Amanda Knox with Christopher Robinson
Amanda Knox is an exoneree, journalist, public speaker, and author of the New York Times best-selling memoir, Waiting to Be Heard (HarperCollins, April 2013). Between 2007 and 2015, she spent nearly four years in an Italian prison and eight years on trial for a murder she didn’t commit. Amanda hosted of The Scarlet Letter Reports, a VICE/Facebook series about the public vilification of women, and currently hosts The Truth About True Crime, a podcast series for Sundance/AMC that she produces and writes with Christopher. ------------------------------ Christopher Robinson is a Boston University and Hunter College MFA graduate, a MacDowell Colony fellow, Yaddo fellow, and a Yale Younger Poets Prize finalist. He is the co-author, with Gavin Kovite, of War of the Encylopaedists (Scribner, 2015), which the New York Times called "captivating," and Deliver Us (Alephactory, 2018). He currently produces and writes The Truth About True Crime with Amanda.
In Part 56, Judge Mader offers a story about judges undergoing sensitivity training and reflects on policing tactics that may challenge the pursuit of justice.
In Part 55, Judge Mader explains the complexities of electoral politics within the judiciary and the implications for defendants, attorneys, and judges.
This episode looks at the prosecution's presentation of strange events in South Salem around the time of Kathie Durst's disappearance.
This bonus episode of Jury Duty: The Trial of Robert Durst focuses on the most emotional testimony to date — Mella Kaufman, Susan Berman's surrogate daughter.
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Amanda Knox is an exoneree, journalist, public speaker, and author of the New York Times best-selling memoir, Waiting to Be Heard (HarperCollins, April 2013). Between 2007 and 2015, she spent nearly four years in an Italian prison and eight years on trial for a murder she didn’t commit. Amanda hosted The Scarlet Letter Reports, a VICE/Facebook series about the public vilification of women, and currently hosts The Truth About True Crime, a podcast series for Sundance/AMC that she produces and writes with Christopher. Christopher Robinson is a Boston University and Hunter College MFA...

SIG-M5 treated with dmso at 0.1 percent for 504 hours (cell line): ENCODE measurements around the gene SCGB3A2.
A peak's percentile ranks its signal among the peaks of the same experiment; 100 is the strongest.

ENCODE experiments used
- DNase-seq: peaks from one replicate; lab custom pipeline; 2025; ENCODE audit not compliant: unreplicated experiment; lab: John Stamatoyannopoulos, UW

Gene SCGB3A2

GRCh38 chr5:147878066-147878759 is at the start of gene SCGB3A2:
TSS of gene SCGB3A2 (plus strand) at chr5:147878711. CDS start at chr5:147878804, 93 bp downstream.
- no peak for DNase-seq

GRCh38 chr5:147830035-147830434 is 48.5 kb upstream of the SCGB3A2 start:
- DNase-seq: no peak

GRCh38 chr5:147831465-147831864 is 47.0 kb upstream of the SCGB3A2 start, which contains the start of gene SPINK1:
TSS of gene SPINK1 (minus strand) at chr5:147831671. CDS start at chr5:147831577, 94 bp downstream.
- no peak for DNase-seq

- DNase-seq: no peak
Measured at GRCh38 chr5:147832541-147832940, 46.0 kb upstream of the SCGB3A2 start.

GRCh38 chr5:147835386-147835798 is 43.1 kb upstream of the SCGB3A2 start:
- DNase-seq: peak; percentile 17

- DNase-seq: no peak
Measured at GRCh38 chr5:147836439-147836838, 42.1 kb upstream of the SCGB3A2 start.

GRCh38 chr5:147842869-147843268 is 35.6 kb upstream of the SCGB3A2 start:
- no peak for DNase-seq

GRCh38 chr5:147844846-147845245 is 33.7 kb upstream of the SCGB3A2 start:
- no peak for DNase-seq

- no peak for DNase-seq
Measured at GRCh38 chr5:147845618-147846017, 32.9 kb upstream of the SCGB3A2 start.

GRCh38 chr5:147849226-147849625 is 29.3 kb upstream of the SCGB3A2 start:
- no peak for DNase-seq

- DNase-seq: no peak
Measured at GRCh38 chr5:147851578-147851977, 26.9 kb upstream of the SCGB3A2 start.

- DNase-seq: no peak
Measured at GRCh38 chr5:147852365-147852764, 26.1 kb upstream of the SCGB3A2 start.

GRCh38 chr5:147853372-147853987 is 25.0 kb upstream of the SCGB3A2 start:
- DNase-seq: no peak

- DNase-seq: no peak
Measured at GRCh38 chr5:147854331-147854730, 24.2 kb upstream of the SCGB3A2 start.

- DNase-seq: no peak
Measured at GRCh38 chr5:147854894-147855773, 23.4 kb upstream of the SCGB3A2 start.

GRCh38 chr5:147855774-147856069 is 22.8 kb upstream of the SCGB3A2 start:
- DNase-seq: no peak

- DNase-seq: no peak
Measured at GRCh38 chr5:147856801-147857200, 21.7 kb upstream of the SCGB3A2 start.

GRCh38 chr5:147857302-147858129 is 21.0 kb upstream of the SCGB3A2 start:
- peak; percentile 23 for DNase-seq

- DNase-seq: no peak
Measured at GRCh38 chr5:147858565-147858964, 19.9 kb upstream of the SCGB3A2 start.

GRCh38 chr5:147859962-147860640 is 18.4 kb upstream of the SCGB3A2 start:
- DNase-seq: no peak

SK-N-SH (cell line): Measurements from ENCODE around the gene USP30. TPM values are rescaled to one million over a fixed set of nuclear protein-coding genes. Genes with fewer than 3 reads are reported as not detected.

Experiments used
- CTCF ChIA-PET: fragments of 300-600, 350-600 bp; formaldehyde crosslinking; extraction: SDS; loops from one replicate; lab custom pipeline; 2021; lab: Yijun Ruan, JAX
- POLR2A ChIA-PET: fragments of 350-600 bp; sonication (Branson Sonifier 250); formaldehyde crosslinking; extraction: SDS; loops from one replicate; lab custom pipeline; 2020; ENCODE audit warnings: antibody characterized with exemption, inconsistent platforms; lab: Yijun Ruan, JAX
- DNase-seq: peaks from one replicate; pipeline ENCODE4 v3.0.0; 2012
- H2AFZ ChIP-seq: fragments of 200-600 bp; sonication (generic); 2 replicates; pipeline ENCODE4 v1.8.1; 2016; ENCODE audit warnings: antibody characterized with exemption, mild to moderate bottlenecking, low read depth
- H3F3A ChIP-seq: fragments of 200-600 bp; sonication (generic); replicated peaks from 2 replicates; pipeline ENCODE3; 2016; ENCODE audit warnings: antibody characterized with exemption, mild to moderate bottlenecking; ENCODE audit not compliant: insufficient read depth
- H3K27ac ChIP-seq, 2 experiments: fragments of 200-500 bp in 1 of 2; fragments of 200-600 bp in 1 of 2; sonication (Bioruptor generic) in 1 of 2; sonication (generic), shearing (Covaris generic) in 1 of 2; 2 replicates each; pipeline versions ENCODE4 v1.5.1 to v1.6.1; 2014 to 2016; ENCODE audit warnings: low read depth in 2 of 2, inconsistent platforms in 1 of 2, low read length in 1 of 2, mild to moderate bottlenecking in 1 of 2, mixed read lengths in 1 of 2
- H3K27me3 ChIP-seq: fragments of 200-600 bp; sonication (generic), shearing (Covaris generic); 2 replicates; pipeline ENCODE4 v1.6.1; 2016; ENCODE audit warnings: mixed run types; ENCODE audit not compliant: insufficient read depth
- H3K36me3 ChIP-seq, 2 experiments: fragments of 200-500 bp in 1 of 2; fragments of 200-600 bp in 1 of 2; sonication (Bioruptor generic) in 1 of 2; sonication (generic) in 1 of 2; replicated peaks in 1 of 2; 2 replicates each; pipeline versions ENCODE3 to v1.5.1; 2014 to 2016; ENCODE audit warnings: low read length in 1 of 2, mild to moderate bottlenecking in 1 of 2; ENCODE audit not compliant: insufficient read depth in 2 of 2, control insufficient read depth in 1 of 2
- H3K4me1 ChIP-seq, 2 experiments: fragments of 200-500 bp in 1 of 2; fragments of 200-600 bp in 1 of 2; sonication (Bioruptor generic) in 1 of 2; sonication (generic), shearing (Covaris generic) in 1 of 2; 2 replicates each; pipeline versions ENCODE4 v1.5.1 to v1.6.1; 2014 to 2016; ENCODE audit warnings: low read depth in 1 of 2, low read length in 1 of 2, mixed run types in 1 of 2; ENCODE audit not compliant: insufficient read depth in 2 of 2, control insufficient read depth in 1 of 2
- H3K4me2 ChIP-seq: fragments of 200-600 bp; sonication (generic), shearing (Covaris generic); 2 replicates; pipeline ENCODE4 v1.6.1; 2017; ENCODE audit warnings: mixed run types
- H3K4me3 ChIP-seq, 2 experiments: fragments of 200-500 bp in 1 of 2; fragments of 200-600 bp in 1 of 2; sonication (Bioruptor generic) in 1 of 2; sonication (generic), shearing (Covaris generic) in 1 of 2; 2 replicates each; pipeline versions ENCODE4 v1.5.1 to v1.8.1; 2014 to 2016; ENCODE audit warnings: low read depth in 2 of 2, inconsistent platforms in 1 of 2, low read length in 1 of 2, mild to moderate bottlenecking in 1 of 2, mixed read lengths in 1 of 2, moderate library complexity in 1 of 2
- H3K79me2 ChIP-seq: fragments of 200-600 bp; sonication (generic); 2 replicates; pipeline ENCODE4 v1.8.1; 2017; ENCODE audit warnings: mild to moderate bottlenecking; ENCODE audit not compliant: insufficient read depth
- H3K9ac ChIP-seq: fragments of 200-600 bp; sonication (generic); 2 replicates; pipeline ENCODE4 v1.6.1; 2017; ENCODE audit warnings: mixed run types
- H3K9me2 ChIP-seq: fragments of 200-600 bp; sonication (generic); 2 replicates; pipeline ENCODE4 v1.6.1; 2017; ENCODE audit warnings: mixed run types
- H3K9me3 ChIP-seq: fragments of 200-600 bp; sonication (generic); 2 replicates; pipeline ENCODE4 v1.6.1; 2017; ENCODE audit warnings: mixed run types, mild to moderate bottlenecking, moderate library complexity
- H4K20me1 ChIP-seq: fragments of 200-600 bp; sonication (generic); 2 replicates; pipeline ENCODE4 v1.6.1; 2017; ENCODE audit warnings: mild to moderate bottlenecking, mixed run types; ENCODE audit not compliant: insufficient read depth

The Rafay Murders: An Interview with Jason Flom (Part One) Back in Capanne prison, I was lucky to receive daily correspondence from family, friends, and strangers alike. Not all of it was good; I got used to throwing out the death threats, marriage proposals, and images of my face photoshopped onto pornography. I received a number of letters from other inmates, too, almost always male, and they began in the (what I learned to be) typical way: “My name is ___. I’m 5’11’, 185 lbs, athletic build, brown hair, brown...
The Standoff: An Interview with MOVE member Mike Africa Jr. Today, Philadelphia-based activist Mike Africa Jr. benefits from a kind of aura. Mike Africa Jr. I’ll give an example. During the RNC Republican National Convention in 2000, we were protesting across the street from the Philadelphia City Hall, and the police were arresting people by the hundreds. And one of the police officers grabbed me, zip-tied my hands behind my back, lifted me up off the ground, and started walking me to the wagon....
Interview: Ayelet Waldman on Her Role in the Prosecution of the Man who Tried to Sexually Assault Her
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Universal Cash and Crime: An Interview with Brett Watson Brett Watson is a researcher at the Institute for Social and Economic Research at the University of Alaska, Anchorage. In 2019, Watson co-authored Universal Cash and Crime, a study on the impact of Alaska’s Permanent Fund Dividend, an annual lump-sum payment made to all Alaska residents, on crime rates. As criminal justice reformers are calling for a systemic overhaul to better address the root causes of crime ― poverty, social and economic disenfranchisement, stress, despair, and abuse ― could a universal...
Interview: Victoria Law and Maya Schenwar on an Alternative Path to Decarceration (with Amanda Knox)
Prison By Any Other Name: An Interview with Victoria Law and Maya Schenwar In Prison By Any Other Name: The Harmful Consequences of Popular Reforms, Victoria Law and Maya Schenwar warn criminal justice reformers against pursuing what are considered more humane forms of punitive surveillance and control ― such as electronic monitoring, house arrest, and extended probation ― as solutions to mass incarceration. Indeed, Law and Schenwar endeavor to show how these alternatives might actually exacerbate the underlying causes of criminal behavior. Instead, they lay out the abolitionist alternative, rooted...